New Picks, Ideal for Summer

Please go to the center column and scroll down to Doug's Picks. There, you will find recommendations for two tenor saxophonists, a pianist who sings (or a singer who plays the piano), a pianist and a poet. Yes, a poet. … [Read more...]

CD:Grant Stewart

Grant Stewart Plays The Music of Duke Ellington And Billy Strayhorn (Sharp Nine). If you like the way Sonny Rollins played the tenor saxophone in 1955, you'll like the way Grant Stewart plays it now. Stewart masters the harmony, phrasing and tone that Rollins applied in Work Time and other albums of his classic Prestige period. The similarity is stunning on "Raincheck" and "It Don't Mean a Thing," but the younger man is not a clone. On ballads including "The Star Crossed Lovers," Stewart … [Read more...]

CD: Joe Lovano

Joe Lovano Us Five, Folk Art (Blue Note). As noted in the Rifftides coverage of the Portland Jazz Festival, the saxophonist's Us Five band is a playground of reaction and interaction among diverse but finely attuned musicians. The ages of the other band members, who include two drummers, no doubt average half of Lovano's. If they provide him inspiration and rhythmic fire, it works both ways. In spirit, the music is based in the post-Coltrane ethos of three decades ago. Lovano's energy, … [Read more...]

CD: Daryl Sherman

Daryl Sherman, Johnny Mercer: A Centennial Tribute (Arbors). So, you think you know all of Johnny Mercer? If you can recite the words to "The Bathtub Ran Over Again" and "Here Come the British," you probably do. Ms. Sherman also sings Mercer's lyrics to better-known songs, "Midnight Sun" and "Come Rain or Come Shine" among them. She accompanies herself and plays piano solos, with assistance from Jerry Dodgion, Wycliffe Gordon, Howard Alden, Jay Leonhart and Chuck Redd. Marian McPartland and … [Read more...]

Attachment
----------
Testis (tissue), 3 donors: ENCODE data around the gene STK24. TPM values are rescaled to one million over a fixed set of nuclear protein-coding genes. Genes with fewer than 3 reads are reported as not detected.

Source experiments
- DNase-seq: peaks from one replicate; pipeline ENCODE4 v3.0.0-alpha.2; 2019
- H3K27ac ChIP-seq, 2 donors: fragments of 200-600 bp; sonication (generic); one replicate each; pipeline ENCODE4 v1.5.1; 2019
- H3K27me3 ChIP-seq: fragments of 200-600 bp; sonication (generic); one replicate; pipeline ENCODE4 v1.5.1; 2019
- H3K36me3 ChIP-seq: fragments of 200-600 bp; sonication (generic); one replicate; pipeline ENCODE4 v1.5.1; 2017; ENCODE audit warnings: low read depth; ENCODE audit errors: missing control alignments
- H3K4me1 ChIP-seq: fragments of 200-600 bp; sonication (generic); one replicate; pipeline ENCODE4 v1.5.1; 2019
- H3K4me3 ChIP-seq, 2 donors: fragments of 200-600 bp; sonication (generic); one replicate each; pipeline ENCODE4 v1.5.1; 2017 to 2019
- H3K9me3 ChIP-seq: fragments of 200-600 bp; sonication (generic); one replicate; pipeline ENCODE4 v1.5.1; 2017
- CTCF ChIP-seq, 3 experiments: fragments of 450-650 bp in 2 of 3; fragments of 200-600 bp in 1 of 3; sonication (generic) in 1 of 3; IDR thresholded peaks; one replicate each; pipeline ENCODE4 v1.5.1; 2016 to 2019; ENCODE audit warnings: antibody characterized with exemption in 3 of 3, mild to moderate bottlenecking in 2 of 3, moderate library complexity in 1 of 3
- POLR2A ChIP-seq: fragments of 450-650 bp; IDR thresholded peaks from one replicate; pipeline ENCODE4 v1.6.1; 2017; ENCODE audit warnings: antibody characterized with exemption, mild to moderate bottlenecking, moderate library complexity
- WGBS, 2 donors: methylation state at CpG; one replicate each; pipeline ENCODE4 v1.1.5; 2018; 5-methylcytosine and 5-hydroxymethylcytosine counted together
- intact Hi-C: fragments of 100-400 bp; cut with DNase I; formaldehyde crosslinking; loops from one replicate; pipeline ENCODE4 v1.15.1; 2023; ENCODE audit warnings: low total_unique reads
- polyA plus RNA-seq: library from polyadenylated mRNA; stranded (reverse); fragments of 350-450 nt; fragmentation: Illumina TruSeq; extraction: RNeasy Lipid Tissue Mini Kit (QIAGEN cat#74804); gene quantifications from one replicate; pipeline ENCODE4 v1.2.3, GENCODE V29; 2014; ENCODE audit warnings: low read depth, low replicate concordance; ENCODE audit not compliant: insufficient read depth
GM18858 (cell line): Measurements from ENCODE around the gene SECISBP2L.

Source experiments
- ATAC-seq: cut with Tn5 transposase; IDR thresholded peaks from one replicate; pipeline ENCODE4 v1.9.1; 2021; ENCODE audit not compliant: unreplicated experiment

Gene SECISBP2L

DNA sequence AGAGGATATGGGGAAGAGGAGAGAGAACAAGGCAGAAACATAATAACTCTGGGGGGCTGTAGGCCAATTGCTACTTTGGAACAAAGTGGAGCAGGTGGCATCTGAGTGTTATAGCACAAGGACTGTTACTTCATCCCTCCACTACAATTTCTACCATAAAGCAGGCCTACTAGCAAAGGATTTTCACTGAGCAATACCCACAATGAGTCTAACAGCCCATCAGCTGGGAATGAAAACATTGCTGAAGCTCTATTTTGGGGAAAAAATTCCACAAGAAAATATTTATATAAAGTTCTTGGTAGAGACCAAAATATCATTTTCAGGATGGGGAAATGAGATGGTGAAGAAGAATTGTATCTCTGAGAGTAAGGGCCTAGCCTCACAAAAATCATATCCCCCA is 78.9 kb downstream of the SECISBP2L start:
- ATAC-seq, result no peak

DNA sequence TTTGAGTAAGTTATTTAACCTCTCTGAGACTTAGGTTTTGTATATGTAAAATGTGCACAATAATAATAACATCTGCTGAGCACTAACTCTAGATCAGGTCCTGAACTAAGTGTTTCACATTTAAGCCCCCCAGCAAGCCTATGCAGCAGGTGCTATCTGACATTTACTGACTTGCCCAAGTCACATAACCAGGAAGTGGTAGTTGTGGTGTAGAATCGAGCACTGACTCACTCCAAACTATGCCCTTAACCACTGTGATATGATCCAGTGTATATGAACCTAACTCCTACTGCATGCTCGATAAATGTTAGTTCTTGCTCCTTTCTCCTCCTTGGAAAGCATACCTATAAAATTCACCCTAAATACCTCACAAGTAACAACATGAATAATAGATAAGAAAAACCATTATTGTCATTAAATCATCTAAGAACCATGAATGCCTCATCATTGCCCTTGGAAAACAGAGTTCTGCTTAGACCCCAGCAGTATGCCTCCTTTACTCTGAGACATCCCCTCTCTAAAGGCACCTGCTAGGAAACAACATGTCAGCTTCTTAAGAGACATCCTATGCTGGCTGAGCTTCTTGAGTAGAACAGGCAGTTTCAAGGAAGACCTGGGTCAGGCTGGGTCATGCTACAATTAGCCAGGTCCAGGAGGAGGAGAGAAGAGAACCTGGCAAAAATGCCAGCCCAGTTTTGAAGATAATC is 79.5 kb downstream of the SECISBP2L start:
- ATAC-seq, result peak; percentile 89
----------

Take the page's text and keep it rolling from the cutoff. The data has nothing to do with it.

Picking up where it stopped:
DVD: Fred Hersch

Fred Hersch, Let Yourself Go (Aha!). This skillful documentary delves into what makes Hersch one of the most distinctive pianists of his generation. It includes generous sequences of his playing and his articulate reflections on music. Among other admirers, his teacher, Sophia Rosoff, discusses the "basic emotional rhythm" that sets Hersch apart. The film also explores Hersch's significance as one of the first major jazz artists to go public about his homosexuality and his infection with the HIV … [Read more...]

Book: Miller Williams

Miller Williams, Time and the Tilting Earth (Louisiana). I have been a committed Williams fan since I first encountered his poetry in the 1960s. This little volume of new poems from late in his career is essence of Williams, a concentration of his brevity, warmth, wisdom, humor and absolute command of his craft. Williams' sense of wonder extends from the inner being to the cosmos. Much of his work suggests that they may be the same thing. … [Read more...]